Mapping legacy files shares for Azure AD joined devices

More and more of my customers are moving their devices from a traditional IT model to a Modern Desktop build directly in Azure AD, managing devices via Microsoft Intune rather than Group Policy or System Center Configuration Manager. The move to this modern approach of delivering IT services usually sits alongside of moving the organisation’s unstructured file data to OneDrive and SharePoint online which is the logical place to store this data instead of sat on a file server in an office or datacentre.

What if, however, that you still have a large volume of data that remains on your on premises file servers. Users will still require access to these shares but there is no native way of connecting to file shares within the Intune console. This is the challenge I have had for a customer in recent weeks and have developed a couple of PowerShell scripts that can be run to map drives when a user logs in and supports both dedicated and shared devices.

The Challenge

Looking back at a legacy IT approach, drive mappings were done through either Group Policy Preferences but also through login scripts such as batch or KIX. Both processes follow a similar method:

  1. User signs into a device
  2. GPP or login script runs containing list of mapped drives aligned to security groups of users who should have access
  3. If the user signing into the device is in the relevant groups the drive letter is mapped to the shared location

This method has worked for years and IT admins maintain one or the other process to give users access to corporate data. If we now look forward to the modern managed IT environment, there are a few issues when working with the legacy file servers:

  • There is no native construct in Intune that maps UNC file paths for users
  • Whilst you can run a PowerShell script that could run a New-PSDrive cmdlet this will only execute once on the device and never again.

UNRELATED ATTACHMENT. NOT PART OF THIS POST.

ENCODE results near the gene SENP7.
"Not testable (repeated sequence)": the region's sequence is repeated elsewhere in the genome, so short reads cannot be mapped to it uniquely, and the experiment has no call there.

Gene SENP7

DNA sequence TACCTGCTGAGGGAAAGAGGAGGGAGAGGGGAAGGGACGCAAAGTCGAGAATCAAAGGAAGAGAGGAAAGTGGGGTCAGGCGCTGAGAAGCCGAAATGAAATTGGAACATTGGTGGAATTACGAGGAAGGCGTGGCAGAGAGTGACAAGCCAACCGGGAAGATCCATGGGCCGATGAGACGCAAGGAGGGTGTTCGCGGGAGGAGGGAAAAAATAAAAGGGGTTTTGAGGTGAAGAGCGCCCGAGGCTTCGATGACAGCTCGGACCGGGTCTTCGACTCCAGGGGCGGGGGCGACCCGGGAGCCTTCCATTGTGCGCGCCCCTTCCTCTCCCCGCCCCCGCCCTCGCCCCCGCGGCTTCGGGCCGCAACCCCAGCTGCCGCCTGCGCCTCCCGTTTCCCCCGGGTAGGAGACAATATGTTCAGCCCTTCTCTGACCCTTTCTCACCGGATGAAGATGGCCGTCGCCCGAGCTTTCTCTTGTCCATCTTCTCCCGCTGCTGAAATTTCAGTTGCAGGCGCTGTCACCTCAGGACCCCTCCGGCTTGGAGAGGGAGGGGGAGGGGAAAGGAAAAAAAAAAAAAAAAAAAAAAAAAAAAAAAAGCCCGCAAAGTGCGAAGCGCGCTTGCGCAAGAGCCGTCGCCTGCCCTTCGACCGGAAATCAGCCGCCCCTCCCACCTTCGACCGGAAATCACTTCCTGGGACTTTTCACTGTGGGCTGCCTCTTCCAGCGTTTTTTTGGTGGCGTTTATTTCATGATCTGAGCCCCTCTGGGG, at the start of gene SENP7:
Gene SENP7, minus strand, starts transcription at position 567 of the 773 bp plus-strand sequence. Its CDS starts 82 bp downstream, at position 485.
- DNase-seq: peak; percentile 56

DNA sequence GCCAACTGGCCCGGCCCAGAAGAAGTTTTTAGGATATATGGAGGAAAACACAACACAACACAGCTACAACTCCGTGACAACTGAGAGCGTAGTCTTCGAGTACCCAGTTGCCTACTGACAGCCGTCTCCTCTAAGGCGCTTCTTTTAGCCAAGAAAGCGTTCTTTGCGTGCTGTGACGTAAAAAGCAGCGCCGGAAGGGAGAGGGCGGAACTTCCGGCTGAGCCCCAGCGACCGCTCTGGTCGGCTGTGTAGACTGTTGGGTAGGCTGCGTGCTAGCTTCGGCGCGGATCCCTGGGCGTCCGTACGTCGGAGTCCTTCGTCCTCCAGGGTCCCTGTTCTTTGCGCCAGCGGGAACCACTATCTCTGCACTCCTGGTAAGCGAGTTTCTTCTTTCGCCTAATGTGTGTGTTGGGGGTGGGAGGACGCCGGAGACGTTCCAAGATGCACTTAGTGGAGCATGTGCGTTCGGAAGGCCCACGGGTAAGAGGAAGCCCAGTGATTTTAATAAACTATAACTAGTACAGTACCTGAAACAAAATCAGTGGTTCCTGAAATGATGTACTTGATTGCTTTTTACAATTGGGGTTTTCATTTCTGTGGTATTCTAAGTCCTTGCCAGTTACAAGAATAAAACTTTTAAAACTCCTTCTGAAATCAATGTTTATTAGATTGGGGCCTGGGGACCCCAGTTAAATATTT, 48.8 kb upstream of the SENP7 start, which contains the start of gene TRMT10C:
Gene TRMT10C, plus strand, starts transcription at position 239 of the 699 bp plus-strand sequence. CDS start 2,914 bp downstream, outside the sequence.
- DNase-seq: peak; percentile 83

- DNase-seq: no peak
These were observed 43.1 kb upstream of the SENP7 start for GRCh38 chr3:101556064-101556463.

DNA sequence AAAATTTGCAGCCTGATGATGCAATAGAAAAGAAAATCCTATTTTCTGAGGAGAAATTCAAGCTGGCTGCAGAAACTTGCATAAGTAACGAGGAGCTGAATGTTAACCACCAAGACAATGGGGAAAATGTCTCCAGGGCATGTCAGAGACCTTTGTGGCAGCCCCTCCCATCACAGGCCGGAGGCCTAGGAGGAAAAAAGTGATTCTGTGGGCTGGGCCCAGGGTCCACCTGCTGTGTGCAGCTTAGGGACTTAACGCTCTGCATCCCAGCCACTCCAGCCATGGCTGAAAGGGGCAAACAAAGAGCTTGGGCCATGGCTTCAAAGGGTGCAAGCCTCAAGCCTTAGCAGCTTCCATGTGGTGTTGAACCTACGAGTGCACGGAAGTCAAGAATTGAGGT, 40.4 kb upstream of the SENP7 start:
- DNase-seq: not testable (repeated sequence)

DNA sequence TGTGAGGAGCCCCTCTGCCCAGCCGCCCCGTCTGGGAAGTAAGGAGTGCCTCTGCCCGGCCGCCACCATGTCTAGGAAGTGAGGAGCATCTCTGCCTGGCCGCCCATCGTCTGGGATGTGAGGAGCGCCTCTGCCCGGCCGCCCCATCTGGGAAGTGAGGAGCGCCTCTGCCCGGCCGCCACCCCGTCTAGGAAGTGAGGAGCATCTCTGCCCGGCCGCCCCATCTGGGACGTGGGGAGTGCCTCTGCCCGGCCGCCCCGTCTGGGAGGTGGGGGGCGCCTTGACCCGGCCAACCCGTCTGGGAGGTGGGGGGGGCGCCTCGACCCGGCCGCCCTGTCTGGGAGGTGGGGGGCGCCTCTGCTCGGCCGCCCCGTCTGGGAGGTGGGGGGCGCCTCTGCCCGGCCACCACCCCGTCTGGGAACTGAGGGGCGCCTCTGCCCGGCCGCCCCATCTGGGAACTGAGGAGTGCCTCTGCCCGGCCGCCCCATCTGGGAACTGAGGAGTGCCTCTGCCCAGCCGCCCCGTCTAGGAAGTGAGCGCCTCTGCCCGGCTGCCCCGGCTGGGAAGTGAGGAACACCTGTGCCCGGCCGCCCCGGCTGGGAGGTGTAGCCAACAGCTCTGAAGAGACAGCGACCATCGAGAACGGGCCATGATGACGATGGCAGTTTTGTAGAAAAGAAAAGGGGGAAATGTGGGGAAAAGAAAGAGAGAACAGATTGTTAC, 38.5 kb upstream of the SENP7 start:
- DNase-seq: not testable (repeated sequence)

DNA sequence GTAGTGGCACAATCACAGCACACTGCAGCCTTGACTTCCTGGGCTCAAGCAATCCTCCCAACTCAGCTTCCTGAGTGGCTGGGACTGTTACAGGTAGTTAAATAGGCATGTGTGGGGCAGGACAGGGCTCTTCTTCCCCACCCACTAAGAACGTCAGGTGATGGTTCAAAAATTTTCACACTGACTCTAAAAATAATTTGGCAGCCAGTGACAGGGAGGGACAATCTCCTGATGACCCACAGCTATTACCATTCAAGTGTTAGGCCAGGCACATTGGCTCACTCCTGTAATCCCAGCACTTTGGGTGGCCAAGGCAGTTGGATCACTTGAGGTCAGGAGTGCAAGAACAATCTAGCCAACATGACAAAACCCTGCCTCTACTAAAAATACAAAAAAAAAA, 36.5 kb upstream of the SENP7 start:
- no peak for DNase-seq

You may think that the second piece isn’t an issue, simply create a couple of scripts to map the network drives to the file shares and they will run once and remain mapped. What if the devices are shared and multiple users need to sign into the computer or if you need to amend the drive mappings? We needed a solution that could map drives at user sign in and be easy to change as the organisation moves away from file servers.

The Solution

As with most things, I started looking at what was on the Internet and quickly came across these blogs from Nicola Suter and Jos Lieben but neither really did what I needed for my customer (they have >100 different network drives). I set about looking for scripts that would deliver what I needed for the customer.

My requirements for the new drive mapping script were as follows:

  • Work natively with Azure AD joined devices
  • support users on dedicated or shared workstations
  • process the drive mappings sequentially as a traditional GPP or Login script would execute

Let’s start with the actual drive mapping script itself

Drive mapping script

For the drive mapping script to work, it needs to run silently and also enumerate the groups that the user has access to. Sounds easy, but PowerShell and AzureAD doesn’t natively have a way of matching these. I settled on making use of Microsoft’s Graph API listMemberOf function as this can be called to pull the groups that a user is a member of into a variable that can work with the drive mapping. The function requires a minimum permission of Directory.ReadAll which needed to be granted through an App Registration in Azure AD. Step forward my next web help in the form of Lee Ford’s blog on using Graph API with PowerShell

Configure Azure AD

First sign into Azure Portal and navigate to Azure AD and Application Registrations (Preview) to create a new App Registration. Give the app a name

Create new App Registration

When its created you will be shown the new app details. make sure that you note down the Directory ID and the Application (client) ID as you will need these in the script.

App and Directory ID values will be used in the script

As well as these ID values, you also need a Redirect URI that is referenced in the script, click on Add a Redirect URI and choose the item in the screenshot below then click Save.